Don’t let the office ‘die’ – for the sake of young professionals
Sunita Malhotra, November 13, 2020
No. People all over the world have finally been given the opportunity to do what should have been an option all along. Work from home. You would sacrifice that progress in the name of holding ...
Wyatt, 11/12/2020 09:16:37 Read More
I’ve heard the phrase ‘the death of the office’ touted recently. Many companies – including Facebook – have already stated it will permanently embrace virtual working post-pandemic. It unlikely that many organisations will go back to the traditional, five-days-a-week office environment.
While this may benefit many people, for young professionals and graduates, working from home virtually in the long term could be less beneficial. Seventy-two per cent of graduates from the CEMS programme in their first year of work stated that lack of opportunities for physical networking in the workplace will be the biggest barrier to their career progression.
Conversations with former students back this up. One graduate, who has just started work, explained to me that “homeworking is a big struggle. It makes you question if you can continue your career in the long term.”
She feels alone and sometimes feels less affinity with what she is doing. Another mentioned that colleagues “feel lonely and lost in terms of expectations” – unable to create connection and sense of belonging.
These young people realise they will need to create a whole ‘new lifestyle’ for themselves. Working life will be totally different to what they ever anticipated or imagined.
Significant long-term impact
It is the case that most meaningful career development happens through networking. Being physically present creates a sense of belonging, rather than being alone on your own island. Working face-to-face with others creates an affinity for the job and helps prevent blurred boundaries between work and personal life.
Careers have a significant psychological aspect to them; for example ‘happy hour’ after work is where the collaboration, team-bonding and fun happens. In addition, face-to-face connections are so important for meaningful learning, feedback and understanding. How can a new starter get to grips with company processes and values when they are sitting alone at their kitchen table?
What can HR do?
Firstly, HR teams and senior leaders need to acknowledge that lack of face-to-face contact could be a problem for young hires. Many young people don’t believe their struggles with virtual working are even on the radar of organisations.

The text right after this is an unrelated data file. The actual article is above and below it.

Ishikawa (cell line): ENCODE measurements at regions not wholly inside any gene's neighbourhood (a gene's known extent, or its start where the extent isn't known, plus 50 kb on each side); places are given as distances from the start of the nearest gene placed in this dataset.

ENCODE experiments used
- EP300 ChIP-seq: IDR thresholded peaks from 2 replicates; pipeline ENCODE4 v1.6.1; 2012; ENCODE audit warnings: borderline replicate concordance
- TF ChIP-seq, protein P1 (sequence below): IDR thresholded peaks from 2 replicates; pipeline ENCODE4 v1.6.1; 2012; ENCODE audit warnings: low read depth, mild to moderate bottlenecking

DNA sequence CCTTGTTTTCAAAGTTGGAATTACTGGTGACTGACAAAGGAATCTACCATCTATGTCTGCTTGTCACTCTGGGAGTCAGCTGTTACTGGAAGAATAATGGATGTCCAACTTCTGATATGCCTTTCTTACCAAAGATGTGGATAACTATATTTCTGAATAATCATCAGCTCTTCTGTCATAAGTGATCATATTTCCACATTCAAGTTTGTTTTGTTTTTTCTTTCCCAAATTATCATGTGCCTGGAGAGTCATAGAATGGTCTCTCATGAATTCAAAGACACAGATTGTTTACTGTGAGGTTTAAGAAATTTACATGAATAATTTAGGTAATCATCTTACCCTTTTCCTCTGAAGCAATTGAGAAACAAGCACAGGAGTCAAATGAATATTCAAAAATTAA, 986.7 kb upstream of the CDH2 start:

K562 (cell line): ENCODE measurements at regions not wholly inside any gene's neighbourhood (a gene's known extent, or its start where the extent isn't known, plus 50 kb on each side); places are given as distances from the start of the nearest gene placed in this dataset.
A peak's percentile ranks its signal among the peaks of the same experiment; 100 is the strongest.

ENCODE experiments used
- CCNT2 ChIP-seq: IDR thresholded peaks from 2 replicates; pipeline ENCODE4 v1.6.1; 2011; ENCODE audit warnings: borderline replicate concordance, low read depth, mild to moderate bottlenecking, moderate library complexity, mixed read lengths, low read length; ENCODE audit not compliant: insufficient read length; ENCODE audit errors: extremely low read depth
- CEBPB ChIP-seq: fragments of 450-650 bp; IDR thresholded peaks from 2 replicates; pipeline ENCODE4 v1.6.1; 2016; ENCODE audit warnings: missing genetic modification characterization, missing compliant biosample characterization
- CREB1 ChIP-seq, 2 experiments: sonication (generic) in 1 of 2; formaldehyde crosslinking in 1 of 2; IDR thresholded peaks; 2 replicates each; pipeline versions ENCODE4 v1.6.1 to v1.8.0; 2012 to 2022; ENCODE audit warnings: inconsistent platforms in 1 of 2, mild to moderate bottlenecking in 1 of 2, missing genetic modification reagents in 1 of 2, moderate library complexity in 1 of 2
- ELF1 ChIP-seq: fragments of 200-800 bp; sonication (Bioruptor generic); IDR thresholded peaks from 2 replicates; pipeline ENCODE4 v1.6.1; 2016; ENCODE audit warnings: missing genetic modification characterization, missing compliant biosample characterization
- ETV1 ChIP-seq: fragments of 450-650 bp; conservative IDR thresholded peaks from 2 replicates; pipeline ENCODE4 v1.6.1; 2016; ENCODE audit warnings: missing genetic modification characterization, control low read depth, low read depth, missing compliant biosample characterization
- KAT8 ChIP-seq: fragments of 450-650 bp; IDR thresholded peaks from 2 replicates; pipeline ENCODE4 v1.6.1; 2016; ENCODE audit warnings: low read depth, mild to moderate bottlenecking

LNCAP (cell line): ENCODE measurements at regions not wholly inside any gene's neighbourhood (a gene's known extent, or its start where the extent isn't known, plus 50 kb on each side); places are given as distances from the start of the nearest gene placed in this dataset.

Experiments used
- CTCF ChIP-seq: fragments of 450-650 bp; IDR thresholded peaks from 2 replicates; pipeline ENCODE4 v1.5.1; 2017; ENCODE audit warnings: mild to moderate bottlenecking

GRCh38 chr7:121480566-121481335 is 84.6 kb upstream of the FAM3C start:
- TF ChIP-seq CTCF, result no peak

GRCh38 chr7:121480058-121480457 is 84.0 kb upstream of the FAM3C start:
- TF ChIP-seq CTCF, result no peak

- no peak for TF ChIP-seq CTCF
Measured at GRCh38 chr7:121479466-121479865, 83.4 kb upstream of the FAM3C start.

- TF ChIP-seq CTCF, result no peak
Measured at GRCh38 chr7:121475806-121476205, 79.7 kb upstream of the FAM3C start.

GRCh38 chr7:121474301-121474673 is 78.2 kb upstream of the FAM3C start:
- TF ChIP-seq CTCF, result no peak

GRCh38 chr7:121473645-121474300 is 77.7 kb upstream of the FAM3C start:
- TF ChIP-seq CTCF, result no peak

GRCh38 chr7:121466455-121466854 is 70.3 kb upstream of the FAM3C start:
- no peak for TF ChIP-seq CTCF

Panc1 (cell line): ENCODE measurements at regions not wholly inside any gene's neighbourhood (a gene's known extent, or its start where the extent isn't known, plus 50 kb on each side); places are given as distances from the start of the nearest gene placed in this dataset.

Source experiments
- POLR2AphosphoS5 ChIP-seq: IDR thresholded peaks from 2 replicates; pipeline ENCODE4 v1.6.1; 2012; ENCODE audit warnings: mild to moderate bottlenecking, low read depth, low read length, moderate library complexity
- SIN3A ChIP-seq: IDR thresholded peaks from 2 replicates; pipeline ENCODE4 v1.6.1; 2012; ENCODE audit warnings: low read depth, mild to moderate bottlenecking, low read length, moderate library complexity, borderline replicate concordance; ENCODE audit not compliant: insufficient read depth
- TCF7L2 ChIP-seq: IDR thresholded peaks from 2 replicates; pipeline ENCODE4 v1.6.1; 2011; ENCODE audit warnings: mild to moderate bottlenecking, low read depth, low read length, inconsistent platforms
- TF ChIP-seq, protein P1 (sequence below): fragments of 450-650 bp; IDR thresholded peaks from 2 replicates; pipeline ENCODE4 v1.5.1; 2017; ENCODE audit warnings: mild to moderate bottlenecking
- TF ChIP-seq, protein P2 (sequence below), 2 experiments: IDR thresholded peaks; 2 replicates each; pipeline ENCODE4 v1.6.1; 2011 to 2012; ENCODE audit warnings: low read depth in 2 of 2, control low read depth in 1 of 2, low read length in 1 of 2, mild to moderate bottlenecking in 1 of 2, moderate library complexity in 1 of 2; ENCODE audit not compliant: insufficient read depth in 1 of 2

Secondly, HR must be highly creative in how digital learning is used to create connection. This may seem obvious, but creativity is lacking in many companies.
If it is not possible to enable physical contact, then we can use the amazing technology at our fingertips to replicate real-life. There are so many possibilities out there to nurture curiosity, innovation, camaraderie, creativity and fun, despite restrictions. Here are a few:
Scrums and learning circles
Establish cross-functional teams to work on cross-company issues, for example a new strategy. This creates visibility to senior management, team collaboration and generates affinity for recent hires with company culture.
Ask recent hires to make a short video of themselves on a virtual platform, to demonstrate what they bring to the table. Then ask them to send it to executives in the company, before asking for an online one-to-one.
Mentoring and reverse-mentoring can still have the same impact virtually, creating visibility for young people with executives.
Pair up new starters with colleagues who have been in the company for a while, with whom they can speak honestly online. While young people can take responsibility for setting this up, HR involvement will ensure it is a strategic priority.
Companies can successfully run everything from 45-minute virtual lunches to drinks after works, quizzes and cook-offs.
This is the concept of peer problem-solving. If someone has a minor issue, they throw it out to a small peer group, to brainstorm and solve. This is not about building a whole strategy but tackling smaller problems.
Create a leadership programme to make sure that the next generation of leaders acquire the correct skills for this hybrid workplace. For example, self-confidence, authenticity, agility and empathy will be key for this post-COVID digital world.
What is your superpower?
LEAD, a network I’m part of, runs a ‘superpowers’ initiative. People are required to think about what their superpower is – for example courage – then teach this skill to others. This is a simple concept which goes down brilliantly, as it involves both learning and teaching.
These eight ideas are just the tip of the iceberg. There is so much more out there that HR teams can do to create connection and a sense of belonging for young professionals, despite the current situation.
Rather than talking about the ‘death of the office’ we should be talking about its ‘reimagination.’ We cannot let the office simply ‘die.’ The careers of our talented young people depend on it.
Sunita Malhotra is a professor at Université Catholique Louvain and managing director of People Insights.